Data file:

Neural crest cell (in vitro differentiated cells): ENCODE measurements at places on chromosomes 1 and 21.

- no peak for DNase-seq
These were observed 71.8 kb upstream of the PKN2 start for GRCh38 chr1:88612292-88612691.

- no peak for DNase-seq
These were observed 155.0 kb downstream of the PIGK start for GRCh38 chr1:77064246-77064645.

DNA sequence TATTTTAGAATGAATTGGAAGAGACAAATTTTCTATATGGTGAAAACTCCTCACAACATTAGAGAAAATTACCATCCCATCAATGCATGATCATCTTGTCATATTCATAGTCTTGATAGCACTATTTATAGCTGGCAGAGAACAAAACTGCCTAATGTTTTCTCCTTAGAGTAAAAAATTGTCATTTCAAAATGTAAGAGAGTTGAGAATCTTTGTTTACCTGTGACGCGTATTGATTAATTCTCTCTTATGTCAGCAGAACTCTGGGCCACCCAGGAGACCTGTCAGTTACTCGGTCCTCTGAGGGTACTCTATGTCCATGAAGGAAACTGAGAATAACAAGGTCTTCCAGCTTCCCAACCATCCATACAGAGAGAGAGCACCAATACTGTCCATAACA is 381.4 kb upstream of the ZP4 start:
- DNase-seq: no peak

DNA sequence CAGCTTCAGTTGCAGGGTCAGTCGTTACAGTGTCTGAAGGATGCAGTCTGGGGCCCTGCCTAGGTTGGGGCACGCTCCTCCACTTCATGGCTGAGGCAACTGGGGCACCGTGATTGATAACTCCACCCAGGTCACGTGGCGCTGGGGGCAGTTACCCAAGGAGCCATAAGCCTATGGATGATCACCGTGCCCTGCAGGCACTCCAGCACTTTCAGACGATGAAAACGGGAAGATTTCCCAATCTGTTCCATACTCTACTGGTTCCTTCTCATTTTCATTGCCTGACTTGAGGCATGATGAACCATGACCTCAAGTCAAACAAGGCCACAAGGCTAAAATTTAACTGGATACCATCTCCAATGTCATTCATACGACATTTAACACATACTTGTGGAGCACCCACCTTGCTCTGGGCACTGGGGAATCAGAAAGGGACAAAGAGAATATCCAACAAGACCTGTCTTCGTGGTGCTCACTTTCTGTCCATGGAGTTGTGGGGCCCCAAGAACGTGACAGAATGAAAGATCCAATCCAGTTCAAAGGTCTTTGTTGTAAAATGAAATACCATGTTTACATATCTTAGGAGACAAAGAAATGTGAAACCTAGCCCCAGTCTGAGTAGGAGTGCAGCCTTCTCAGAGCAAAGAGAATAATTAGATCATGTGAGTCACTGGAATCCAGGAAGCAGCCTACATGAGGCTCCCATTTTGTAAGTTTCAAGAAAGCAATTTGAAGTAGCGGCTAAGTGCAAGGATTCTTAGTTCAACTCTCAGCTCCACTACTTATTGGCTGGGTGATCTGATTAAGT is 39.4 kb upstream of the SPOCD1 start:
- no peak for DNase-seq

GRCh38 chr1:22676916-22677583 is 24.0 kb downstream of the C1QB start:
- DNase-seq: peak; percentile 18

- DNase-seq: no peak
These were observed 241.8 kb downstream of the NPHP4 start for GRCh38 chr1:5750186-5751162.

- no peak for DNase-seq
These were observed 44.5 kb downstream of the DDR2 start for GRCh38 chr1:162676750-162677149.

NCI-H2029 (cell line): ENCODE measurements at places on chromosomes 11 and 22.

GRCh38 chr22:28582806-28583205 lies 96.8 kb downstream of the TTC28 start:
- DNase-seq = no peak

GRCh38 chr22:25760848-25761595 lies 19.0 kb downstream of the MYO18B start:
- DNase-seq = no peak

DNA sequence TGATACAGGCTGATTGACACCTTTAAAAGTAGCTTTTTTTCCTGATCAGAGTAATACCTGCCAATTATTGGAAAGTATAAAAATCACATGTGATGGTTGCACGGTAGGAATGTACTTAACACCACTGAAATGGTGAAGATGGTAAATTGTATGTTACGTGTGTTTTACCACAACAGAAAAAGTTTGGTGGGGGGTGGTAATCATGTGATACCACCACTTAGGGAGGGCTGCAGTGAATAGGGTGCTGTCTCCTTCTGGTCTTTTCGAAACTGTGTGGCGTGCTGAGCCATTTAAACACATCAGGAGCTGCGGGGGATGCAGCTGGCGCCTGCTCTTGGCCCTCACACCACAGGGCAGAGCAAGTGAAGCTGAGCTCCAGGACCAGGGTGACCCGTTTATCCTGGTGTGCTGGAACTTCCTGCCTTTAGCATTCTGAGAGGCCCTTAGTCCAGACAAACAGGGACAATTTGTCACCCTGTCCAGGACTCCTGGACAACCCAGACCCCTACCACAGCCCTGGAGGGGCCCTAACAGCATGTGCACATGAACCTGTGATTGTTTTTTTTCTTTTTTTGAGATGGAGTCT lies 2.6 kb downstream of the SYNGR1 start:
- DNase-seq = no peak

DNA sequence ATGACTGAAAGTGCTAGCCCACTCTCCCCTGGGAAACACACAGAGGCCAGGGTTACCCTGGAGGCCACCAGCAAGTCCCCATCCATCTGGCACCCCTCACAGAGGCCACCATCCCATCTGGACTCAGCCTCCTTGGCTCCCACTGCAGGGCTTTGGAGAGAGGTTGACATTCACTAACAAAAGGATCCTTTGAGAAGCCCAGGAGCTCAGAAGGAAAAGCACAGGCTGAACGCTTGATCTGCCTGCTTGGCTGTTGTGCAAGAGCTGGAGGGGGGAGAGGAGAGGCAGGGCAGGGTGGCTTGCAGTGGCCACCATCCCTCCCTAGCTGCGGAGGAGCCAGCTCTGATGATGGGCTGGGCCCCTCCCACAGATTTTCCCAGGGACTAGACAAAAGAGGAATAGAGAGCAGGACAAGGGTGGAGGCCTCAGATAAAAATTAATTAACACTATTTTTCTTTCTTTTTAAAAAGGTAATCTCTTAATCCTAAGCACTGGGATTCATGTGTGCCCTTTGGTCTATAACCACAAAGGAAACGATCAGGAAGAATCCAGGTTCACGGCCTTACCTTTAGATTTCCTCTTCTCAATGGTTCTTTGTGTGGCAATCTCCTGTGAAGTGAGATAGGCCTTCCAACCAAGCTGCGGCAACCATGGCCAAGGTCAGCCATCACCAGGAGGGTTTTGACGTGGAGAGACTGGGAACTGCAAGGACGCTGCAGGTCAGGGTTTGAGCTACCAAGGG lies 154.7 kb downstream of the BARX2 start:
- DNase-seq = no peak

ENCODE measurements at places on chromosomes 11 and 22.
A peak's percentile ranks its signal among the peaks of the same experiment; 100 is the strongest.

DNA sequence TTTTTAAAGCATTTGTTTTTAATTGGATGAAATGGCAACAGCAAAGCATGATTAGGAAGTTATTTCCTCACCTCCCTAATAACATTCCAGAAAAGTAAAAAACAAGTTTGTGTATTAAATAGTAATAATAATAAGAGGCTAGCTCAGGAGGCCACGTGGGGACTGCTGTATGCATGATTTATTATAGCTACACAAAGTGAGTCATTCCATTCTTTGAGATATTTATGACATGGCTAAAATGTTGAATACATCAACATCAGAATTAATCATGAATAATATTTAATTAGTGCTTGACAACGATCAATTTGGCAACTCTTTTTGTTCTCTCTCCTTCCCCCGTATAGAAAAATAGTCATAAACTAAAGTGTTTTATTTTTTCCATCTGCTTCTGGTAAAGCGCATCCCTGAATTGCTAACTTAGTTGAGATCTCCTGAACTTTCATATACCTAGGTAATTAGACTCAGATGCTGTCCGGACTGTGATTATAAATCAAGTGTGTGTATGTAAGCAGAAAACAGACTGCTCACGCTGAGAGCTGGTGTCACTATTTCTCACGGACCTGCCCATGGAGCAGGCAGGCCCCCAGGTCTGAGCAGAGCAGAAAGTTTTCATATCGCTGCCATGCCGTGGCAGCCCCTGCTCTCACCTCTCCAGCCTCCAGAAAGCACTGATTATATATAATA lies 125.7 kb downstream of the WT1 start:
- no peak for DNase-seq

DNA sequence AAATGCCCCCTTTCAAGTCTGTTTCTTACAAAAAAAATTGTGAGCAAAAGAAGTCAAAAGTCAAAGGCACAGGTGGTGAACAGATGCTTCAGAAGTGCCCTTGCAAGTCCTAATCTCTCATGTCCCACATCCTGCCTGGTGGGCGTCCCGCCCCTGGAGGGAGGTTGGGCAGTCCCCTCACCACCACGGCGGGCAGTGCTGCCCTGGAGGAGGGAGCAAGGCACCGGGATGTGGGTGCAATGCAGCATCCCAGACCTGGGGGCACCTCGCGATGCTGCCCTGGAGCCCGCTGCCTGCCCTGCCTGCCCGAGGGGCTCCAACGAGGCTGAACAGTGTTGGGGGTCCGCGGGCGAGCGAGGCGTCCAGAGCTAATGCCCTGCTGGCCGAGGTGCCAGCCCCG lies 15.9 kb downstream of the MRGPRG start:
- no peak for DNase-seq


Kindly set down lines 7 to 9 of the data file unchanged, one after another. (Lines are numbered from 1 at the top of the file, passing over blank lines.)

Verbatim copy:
- DNase-seq: no peak

DNA sequence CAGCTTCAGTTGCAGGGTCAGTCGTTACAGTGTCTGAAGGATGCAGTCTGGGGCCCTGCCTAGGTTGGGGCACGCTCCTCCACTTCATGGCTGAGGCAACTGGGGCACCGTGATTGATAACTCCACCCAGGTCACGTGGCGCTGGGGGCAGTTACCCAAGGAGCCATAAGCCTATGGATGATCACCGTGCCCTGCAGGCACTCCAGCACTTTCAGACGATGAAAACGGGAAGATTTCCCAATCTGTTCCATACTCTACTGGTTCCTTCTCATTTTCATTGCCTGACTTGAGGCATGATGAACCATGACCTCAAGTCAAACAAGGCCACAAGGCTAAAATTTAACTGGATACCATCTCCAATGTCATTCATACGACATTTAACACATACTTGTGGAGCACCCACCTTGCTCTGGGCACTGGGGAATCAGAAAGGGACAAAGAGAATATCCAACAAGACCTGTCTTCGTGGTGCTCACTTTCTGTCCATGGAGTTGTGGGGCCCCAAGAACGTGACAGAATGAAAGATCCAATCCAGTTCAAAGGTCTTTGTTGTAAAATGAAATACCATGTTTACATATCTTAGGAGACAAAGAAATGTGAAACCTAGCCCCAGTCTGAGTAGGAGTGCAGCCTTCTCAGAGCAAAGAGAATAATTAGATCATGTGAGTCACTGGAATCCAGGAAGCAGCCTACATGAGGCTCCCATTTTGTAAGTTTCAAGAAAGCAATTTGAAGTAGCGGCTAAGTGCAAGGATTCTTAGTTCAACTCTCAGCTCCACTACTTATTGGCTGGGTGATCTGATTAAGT is 39.4 kb upstream of the SPOCD1 start:
- no peak for DNase-seq